What is the attraction of closed filling stations for restaurateurs?
It could be the location, usually on a corner. It could be the ample space around the building, which gives room for parking. It could be those garage doors, which allow you to spill outside with tables and chairs.
Whatever it is, Kansas City has some great filling station food. I recommend a tour and I want you to let me know if you have a favorite filling station haunt that I don’t know about.
In a few months we’ll have Filling Station Food, Part Two.
Filling Station Bar-B-Que: 333 S.E. Douglas St., Lee’s Summit; 816-347-0794
I didn’t find out about this entry into the filling station sweepstakes until it was too late for a photograph, but by the looks of it online, this place wins the prize for most gas station memorabilia. They smoke all the usual suspects like pork, ribs, chicken, brisket and throw in some unusual items — smoked catfish, turkey legs and a smoked Angus burger.
Filling Station: 2980 McGee Trafficway, Kansas City; 816-931-4335
The Filling Station coffee garages have multiplied. This Midtown location is joined by ones in Overland Park, Westport and the airport. Their menu has grown also, from humble bakery goods to a huge breakfast menu and sandwiches, wraps and salads for lunch. If you don’t like coffee, there is also an extensive menu of juice combos, such as beet, grapefruit and apple or spinach, ginger, apple, orange.
Hamburger Mary’s: 101 Southwest Blvd., Kansas City; 816-842-1919
Long ago I looked at the location of Hamburger Mary’s for my own restaurant and learned how expensive and difficult it is to turn a gas station into a food place. It involves filling the gas tanks with non-toxic material and it costs thousands. Well, Hamburger Mary’s did not let that daunt them. They painted this Southwest Boulevard building bright purple, built an impressive deck, stocked the menu with burgers of all kinds, and threw in a drag show once in a while. Whether you are gay or straight, Hamburger Mary’s is fun.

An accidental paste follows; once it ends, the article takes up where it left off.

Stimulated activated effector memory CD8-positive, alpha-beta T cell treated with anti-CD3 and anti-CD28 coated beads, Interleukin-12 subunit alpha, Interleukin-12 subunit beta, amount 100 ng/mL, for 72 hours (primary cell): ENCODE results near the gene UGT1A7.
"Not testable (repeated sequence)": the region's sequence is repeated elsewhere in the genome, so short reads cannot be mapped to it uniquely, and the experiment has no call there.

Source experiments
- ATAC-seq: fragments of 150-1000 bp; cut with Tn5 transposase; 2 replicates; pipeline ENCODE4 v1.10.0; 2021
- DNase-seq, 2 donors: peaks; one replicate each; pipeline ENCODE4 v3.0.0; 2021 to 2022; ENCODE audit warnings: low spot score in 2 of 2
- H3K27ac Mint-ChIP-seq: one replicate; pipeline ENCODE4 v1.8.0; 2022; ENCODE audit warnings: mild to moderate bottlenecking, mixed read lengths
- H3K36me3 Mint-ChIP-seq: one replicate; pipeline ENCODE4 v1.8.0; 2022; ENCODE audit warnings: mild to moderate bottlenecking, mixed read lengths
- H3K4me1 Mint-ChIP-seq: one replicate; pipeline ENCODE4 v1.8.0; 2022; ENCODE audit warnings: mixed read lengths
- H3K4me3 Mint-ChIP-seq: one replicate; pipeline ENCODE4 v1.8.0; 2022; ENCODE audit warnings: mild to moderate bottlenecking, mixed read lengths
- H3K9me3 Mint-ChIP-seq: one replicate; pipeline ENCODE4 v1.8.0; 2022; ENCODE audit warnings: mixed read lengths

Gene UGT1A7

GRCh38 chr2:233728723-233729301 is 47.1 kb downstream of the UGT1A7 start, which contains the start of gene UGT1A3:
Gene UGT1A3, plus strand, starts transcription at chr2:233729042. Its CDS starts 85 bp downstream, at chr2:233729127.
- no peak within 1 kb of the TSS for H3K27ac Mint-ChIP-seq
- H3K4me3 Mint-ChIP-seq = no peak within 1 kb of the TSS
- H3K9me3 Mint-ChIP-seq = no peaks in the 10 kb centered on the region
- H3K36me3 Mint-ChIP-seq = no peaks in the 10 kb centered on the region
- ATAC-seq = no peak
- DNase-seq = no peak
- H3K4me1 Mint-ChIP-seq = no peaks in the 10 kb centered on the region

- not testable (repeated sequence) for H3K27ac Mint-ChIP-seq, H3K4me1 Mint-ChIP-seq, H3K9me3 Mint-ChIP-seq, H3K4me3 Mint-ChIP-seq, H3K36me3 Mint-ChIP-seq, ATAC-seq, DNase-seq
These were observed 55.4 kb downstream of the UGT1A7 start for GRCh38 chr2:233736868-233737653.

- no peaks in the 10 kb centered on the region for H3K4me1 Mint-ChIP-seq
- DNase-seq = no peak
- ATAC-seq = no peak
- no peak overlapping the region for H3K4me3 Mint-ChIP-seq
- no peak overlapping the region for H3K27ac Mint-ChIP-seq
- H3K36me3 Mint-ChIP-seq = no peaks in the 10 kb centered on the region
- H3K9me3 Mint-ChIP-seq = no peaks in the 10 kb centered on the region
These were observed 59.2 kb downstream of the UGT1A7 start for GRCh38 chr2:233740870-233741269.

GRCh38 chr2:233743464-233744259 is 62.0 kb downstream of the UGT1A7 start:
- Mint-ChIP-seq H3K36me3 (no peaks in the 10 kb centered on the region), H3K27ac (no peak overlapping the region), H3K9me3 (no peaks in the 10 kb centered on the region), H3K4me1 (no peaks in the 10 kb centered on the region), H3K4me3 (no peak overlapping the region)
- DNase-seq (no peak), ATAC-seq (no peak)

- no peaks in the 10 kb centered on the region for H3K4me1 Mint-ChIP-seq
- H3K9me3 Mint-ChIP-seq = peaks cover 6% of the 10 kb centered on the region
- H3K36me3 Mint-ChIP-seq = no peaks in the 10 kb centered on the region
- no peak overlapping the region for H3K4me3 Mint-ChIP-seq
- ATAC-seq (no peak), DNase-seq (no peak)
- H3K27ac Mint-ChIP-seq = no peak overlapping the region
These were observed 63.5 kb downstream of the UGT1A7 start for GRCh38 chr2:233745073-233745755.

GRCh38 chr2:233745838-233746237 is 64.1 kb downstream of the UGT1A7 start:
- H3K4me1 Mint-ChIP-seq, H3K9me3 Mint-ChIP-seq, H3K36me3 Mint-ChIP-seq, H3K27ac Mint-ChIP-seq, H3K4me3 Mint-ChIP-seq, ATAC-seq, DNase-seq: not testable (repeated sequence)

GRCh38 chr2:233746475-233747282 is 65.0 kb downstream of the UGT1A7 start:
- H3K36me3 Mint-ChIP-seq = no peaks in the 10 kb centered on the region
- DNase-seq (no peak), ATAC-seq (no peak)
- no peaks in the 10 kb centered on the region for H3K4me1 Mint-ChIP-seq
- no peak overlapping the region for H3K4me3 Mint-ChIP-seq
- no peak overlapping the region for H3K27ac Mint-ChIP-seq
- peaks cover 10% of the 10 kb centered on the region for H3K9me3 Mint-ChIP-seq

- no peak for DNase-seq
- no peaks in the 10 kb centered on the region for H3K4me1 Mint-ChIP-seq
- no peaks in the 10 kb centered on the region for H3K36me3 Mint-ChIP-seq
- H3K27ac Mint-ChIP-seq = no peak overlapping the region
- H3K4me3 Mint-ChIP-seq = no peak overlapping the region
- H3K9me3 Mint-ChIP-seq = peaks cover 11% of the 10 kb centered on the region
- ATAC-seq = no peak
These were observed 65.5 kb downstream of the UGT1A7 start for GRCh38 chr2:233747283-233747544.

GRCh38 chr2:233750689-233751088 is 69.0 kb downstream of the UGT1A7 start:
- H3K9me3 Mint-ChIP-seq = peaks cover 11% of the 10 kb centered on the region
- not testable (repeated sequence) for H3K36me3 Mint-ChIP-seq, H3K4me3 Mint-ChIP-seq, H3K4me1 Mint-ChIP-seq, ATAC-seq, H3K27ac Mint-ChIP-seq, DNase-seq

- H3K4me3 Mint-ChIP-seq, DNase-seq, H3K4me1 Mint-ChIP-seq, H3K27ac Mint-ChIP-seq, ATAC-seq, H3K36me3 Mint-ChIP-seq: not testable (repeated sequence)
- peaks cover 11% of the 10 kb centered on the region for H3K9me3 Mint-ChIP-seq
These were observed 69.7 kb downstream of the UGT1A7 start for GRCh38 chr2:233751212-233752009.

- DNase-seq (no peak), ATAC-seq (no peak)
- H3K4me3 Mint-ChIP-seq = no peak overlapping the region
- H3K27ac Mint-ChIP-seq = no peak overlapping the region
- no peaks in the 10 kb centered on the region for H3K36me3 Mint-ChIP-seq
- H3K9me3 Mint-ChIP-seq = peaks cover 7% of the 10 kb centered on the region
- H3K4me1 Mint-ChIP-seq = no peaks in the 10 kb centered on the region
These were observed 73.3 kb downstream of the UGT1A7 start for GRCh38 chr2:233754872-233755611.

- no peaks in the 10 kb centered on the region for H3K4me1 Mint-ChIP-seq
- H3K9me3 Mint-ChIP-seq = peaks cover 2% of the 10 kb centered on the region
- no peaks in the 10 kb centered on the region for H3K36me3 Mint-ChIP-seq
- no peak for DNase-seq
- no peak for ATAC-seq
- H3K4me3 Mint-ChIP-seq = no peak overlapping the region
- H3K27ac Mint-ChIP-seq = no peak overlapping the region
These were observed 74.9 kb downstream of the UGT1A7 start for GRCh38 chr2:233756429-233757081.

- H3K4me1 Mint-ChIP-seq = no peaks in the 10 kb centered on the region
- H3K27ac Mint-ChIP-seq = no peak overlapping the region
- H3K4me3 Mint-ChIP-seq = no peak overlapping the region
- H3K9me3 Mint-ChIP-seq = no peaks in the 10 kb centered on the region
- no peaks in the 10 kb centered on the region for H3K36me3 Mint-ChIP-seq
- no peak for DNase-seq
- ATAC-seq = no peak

Oklahoma Joe’s: 3002 W. 47th Ave., Kansas City, Kan., 913-722-3366
Locations also in Olathe and Leawood. The line of patrons snakes through the gas station, past shelves of car oil and barbecue sauce. This is one of two restaurants on the tour that are located in active filling stations. That slightly strange fact has not stopped Oklahoma Joe’s from becoming one of the most popular and busy barbecue joints in Kansas City. Zagat rates it Number 1.
Papu’s: 604 W. 75TH, Kansas City; 816-822-8759
Papu’s is the other café in an active filling station. And like most of these places, its menu is unique. Mediterranean food is the featured cuisine. There are four tables and some stools for waiting for your order. Hummus, Dolmas, Falafel, Chicken Shawarma, and Gyros are all on the menu. If you can’t stand the bright lights of the Shell station, get your food to go.
Pizza 51: 5060 Oak St., Kansas City; 816-531-1151
The last time I was standing in line at Pizza 51, I heard a college student ordering a slice with broccoli, black olives and pepperoni. Broccoli, really? This is a perfect location for a pizza place, right across the street from a college campus. It has a nice patio and a fun sculpture made out of hubcaps, wire wheels, and license plates. There is a Pizza 51 West in Fairway.
Taco Republic: 500 County Line Road, Kansas City, Kan.; 913-262-8226
Street tacos are all the rage. I, myself, would love to have a little tacqueria. And Bread and Butter Concepts has done this one up with bright hues, upscale music, a huge outdoor seating area, and at least 16 different taco choices. Wood fired chicken, too.
Lou Jane Temple’s road to food has been a long and winding one. First as a rock n roll caterer back stage to the stars, then with her own Kansas City based catering company, Cafe Lulu, food writing, novelist, private chef. Lou Jane has written and had published nine culinary mysteries and one cookbook. She recently moved back to Kansas City and eagerly awaits the next chapter of her food career.